Christmas is nearly upon us, and we all know how hard it is to buy gifts for hobbies we don’t know much about. So here’s a holiday gift guide on what to buy a cross stitcher in your life. They’re arranged by price lowest to highest.
Fun Needle Keeps – from $5
Christmas is mostly about fun gifts you might not buy yourself, and something many cross stitchers never buy is a fun needle keep. You can get them in thousands of different designs, and there are a lot of custom made ones out there like this 3D printed Pokemon charizard for $6 from Etsy. They’re a little bit fun, and you can combine other things together, so if their other favorite hobby is reading, get a book based one, etc.
ThreadCutterz – $12-15
Cross stitch takes time, and a great place to stitch is on planes and trains, however with security being tightened all over, ThreadCutterz have come to the rescue with a plane safe alternative to scissors.
They can only currently be brought from ThreadCutterz themselves.
Thread Shade Chart – $20
We have a copy of the DMC shade card on our site to see at any time, however on screen images aren’t always that reliable. As a result one of the best tools I’ve ever picked up is a cross stitch thread card. DMC (the most common thread company) do a printed version ($12) or a version with thread samples ($20) including the new DMC threads, which is far superior.
The Perfect Frame – $12-30
I know a lot of people thing cross stitch is a bit simple, but in reality RSI (Repetitive Strain Injury) is a real issue. The best way to solve this is a suitable cross stitch frame. The best one in my mind is a EasyClip frame ($20), but you can see a roundup of cross stitch frames on my recent post about the perfect cross stitch frame.
A Good Pair Of Scissors – $30
Scissors might not be the first thing that comes to mind, but you send a lot of time snipping things, and frankly, a poor pair of scissors get blunt quickly, fraying ends. Get a nice pair of Fiskars ‘snipping’ scissors, or ones like the image (a Japanese embroidery scissor), or another specific pair for embroidery/cross stitch or cutting fishing line and you’ll see the difference straight away. It might also be a good idea to pick up a larger pair to cut aida whilst you’re at it, but make sure you only use them for aida, as other tasks will blunt them, making the aida frayed and weak.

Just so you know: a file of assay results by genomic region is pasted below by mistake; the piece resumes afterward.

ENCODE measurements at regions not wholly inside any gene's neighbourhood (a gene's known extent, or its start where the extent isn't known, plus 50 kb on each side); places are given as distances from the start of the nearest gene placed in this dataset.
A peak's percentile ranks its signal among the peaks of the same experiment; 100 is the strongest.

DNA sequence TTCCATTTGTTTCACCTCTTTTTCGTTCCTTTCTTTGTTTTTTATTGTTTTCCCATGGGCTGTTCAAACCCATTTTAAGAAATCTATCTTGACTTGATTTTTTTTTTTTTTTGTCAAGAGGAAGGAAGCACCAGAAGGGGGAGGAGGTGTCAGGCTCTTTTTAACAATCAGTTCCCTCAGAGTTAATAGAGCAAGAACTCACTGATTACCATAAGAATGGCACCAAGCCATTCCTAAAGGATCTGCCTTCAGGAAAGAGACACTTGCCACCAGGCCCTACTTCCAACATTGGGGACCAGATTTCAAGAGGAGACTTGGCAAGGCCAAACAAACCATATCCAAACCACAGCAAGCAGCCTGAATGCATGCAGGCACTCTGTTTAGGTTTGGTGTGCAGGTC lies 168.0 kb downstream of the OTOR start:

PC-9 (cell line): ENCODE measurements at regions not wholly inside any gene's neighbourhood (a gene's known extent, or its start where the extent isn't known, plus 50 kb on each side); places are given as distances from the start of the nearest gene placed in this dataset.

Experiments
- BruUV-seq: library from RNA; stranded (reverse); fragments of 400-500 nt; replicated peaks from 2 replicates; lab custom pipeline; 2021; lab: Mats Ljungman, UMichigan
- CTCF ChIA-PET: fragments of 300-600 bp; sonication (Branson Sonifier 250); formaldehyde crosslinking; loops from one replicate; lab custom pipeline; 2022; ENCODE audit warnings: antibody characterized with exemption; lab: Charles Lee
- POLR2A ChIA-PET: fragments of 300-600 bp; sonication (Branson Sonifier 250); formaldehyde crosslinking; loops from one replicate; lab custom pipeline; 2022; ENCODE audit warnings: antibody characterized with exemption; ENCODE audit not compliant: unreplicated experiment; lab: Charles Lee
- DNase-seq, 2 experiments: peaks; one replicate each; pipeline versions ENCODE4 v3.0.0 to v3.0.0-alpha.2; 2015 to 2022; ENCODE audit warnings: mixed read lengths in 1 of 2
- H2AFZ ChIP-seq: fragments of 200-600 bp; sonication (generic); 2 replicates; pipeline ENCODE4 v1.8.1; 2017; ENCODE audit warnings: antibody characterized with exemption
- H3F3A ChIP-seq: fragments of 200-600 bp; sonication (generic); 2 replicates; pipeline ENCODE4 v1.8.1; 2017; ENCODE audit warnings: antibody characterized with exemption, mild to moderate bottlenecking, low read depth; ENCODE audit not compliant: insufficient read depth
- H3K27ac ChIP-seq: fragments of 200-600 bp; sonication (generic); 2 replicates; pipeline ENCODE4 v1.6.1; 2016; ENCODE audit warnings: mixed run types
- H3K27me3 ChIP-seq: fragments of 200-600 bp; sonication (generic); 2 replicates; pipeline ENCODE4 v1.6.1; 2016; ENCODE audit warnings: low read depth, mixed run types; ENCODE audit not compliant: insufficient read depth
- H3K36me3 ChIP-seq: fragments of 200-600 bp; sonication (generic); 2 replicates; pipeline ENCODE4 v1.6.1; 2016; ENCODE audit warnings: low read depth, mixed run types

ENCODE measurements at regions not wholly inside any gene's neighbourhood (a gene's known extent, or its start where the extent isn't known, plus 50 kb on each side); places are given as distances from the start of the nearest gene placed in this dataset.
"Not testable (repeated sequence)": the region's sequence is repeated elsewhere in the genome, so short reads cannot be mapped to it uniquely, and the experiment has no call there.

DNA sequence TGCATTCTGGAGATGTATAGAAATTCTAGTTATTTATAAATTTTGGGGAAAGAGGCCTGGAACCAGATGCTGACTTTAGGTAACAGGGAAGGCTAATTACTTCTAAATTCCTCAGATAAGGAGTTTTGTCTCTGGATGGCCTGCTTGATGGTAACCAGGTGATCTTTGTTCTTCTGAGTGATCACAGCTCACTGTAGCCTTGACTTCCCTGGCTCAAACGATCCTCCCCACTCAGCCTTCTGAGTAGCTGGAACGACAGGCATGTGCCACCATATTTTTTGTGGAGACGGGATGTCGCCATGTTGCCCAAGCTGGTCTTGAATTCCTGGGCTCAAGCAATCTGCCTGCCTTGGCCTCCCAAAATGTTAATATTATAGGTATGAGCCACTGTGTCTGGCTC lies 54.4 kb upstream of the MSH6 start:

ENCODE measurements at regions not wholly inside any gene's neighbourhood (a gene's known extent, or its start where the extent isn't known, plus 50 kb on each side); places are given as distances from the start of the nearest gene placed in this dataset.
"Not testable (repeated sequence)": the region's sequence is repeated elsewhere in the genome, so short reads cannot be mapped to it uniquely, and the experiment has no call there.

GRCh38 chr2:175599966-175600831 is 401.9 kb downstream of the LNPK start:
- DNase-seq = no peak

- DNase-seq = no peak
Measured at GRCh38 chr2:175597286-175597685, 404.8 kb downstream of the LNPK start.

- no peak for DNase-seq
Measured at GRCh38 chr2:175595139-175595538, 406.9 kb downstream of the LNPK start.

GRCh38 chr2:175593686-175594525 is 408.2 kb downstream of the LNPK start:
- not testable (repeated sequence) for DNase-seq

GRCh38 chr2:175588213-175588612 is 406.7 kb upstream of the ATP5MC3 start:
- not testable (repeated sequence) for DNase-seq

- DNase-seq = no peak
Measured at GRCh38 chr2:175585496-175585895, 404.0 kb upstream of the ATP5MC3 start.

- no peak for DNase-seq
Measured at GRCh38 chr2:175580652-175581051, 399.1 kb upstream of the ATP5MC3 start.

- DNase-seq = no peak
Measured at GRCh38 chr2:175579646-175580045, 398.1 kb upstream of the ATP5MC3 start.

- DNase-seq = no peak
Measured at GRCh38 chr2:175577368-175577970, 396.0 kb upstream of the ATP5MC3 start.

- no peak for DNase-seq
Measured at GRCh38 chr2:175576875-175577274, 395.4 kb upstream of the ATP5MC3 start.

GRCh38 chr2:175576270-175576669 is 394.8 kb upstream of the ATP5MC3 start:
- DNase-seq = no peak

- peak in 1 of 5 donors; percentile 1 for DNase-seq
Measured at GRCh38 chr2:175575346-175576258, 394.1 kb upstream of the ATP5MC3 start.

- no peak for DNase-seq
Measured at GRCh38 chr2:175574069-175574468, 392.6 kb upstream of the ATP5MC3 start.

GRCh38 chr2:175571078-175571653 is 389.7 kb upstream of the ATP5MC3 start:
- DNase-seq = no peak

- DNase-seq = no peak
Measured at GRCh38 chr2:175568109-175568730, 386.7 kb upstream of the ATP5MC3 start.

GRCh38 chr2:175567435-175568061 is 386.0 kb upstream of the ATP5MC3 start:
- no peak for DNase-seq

Magazine Subscriptions – $20-60 a year
Magazines are fantastic for both giving you patterns, giving you inspiration, finding out about all the new products, and reading up on all the happenings of the cross stitch community. There are frankly a shocking amount out there, so its best to pick one or two you like the most, and getting a subscription to those. Prices vary, $20-$60 a year.
Great Cross Stitch Software – up to $200
The natural progression for a stitcher is to go from kits, to patterns, to making their own patterns. Most choose online programs, but they all have their own limitations, so spend $20-$200 on the perfect one. I would personally suggest KG Chart or PC Stitcher for $35-50.
The only thing better than owning a thread shade card is owning the threads themselves. I always kept using the threads I had on hand, and until I got the whole set, I didn’t realise just how much I was making compromise; my colors have definitely got better. You can see how much a full set of DMC threads has helped us with our blog post about our journey to a complete set of cross stitch threads.
Not the cheapest thing in the world, wait until you can buy a whole set in one go on an offer. The price can drop from $450 to $200. Just don’t be tempted by those cheap Chinese deals to see on ebay.